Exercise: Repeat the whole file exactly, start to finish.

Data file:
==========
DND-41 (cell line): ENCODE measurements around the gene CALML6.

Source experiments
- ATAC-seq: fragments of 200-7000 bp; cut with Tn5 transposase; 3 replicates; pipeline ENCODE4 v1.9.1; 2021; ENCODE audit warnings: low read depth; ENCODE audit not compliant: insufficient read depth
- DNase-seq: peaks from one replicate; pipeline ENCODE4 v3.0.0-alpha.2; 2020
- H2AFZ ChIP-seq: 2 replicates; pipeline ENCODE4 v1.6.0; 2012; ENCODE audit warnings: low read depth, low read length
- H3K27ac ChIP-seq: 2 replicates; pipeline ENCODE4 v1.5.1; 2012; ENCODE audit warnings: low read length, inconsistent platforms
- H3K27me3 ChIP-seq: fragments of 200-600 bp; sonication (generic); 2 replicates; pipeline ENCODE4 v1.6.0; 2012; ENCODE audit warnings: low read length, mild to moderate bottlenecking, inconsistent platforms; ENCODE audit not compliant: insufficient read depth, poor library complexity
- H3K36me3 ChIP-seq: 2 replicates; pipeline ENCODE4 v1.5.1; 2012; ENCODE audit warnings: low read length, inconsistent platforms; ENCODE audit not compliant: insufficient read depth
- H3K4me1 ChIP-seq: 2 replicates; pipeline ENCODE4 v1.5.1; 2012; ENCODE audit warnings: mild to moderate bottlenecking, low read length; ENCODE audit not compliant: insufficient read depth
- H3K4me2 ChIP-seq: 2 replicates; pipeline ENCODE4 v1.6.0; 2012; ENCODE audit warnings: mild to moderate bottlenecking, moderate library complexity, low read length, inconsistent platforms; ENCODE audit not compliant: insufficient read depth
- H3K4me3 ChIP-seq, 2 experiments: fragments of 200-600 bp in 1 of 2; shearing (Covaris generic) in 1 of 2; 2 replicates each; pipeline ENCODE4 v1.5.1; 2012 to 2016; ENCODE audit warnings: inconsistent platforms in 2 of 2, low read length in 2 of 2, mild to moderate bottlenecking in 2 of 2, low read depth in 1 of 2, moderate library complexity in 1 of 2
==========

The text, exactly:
DND-41 (cell line): ENCODE measurements around the gene CALML6.

Source experiments
- ATAC-seq: fragments of 200-7000 bp; cut with Tn5 transposase; 3 replicates; pipeline ENCODE4 v1.9.1; 2021; ENCODE audit warnings: low read depth; ENCODE audit not compliant: insufficient read depth
- DNase-seq: peaks from one replicate; pipeline ENCODE4 v3.0.0-alpha.2; 2020
- H2AFZ ChIP-seq: 2 replicates; pipeline ENCODE4 v1.6.0; 2012; ENCODE audit warnings: low read depth, low read length
- H3K27ac ChIP-seq: 2 replicates; pipeline ENCODE4 v1.5.1; 2012; ENCODE audit warnings: low read length, inconsistent platforms
- H3K27me3 ChIP-seq: fragments of 200-600 bp; sonication (generic); 2 replicates; pipeline ENCODE4 v1.6.0; 2012; ENCODE audit warnings: low read length, mild to moderate bottlenecking, inconsistent platforms; ENCODE audit not compliant: insufficient read depth, poor library complexity
- H3K36me3 ChIP-seq: 2 replicates; pipeline ENCODE4 v1.5.1; 2012; ENCODE audit warnings: low read length, inconsistent platforms; ENCODE audit not compliant: insufficient read depth
- H3K4me1 ChIP-seq: 2 replicates; pipeline ENCODE4 v1.5.1; 2012; ENCODE audit warnings: mild to moderate bottlenecking, low read length; ENCODE audit not compliant: insufficient read depth
- H3K4me2 ChIP-seq: 2 replicates; pipeline ENCODE4 v1.6.0; 2012; ENCODE audit warnings: mild to moderate bottlenecking, moderate library complexity, low read length, inconsistent platforms; ENCODE audit not compliant: insufficient read depth
- H3K4me3 ChIP-seq, 2 experiments: fragments of 200-600 bp in 1 of 2; shearing (Covaris generic) in 1 of 2; 2 replicates each; pipeline ENCODE4 v1.5.1; 2012 to 2016; ENCODE audit warnings: inconsistent platforms in 2 of 2, low read length in 2 of 2, mild to moderate bottlenecking in 2 of 2, low read depth in 1 of 2, moderate library complexity in 1 of 2